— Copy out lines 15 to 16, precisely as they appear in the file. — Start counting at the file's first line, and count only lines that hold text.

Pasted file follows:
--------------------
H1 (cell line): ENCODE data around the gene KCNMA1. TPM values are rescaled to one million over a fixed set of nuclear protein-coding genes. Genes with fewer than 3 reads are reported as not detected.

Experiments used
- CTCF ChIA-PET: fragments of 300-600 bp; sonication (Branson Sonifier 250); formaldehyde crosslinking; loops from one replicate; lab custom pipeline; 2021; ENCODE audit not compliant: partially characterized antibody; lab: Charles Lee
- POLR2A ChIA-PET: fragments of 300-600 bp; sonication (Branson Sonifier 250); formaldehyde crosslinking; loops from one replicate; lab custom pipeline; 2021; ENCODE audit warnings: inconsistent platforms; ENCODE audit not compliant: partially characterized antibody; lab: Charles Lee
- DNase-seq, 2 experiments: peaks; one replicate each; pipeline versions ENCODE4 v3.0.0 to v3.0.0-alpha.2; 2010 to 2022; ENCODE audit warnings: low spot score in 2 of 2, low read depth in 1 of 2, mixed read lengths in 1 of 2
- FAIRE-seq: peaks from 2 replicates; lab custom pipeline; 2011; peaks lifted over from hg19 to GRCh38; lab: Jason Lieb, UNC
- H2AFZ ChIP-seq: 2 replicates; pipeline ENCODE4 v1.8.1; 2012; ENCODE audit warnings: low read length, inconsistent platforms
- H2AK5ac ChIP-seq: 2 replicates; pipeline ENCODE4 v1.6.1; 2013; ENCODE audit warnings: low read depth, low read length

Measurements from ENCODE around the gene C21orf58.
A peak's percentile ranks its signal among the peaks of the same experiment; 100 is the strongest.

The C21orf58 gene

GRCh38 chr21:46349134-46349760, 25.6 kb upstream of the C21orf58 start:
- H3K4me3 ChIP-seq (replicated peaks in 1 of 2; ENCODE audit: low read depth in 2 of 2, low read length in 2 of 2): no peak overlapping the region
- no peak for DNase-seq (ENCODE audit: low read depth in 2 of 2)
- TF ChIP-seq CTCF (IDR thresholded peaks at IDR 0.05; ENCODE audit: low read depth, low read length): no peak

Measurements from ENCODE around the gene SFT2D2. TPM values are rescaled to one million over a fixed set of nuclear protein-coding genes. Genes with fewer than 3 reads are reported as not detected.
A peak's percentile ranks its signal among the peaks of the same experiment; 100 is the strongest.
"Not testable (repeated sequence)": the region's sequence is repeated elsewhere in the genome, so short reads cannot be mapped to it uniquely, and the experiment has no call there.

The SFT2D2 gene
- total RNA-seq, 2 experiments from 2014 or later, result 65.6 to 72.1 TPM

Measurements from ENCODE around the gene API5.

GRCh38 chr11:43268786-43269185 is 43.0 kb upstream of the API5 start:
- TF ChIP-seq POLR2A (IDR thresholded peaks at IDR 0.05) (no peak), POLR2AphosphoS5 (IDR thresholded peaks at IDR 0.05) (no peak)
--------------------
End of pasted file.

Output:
- TF ChIP-seq CTCF (IDR thresholded peaks at IDR 0.05; ENCODE audit: low read depth, low read length): no peak

Measurements from ENCODE around the gene SFT2D2. TPM values are rescaled to one million over a fixed set of nuclear protein-coding genes. Genes with fewer than 3 reads are reported as not detected.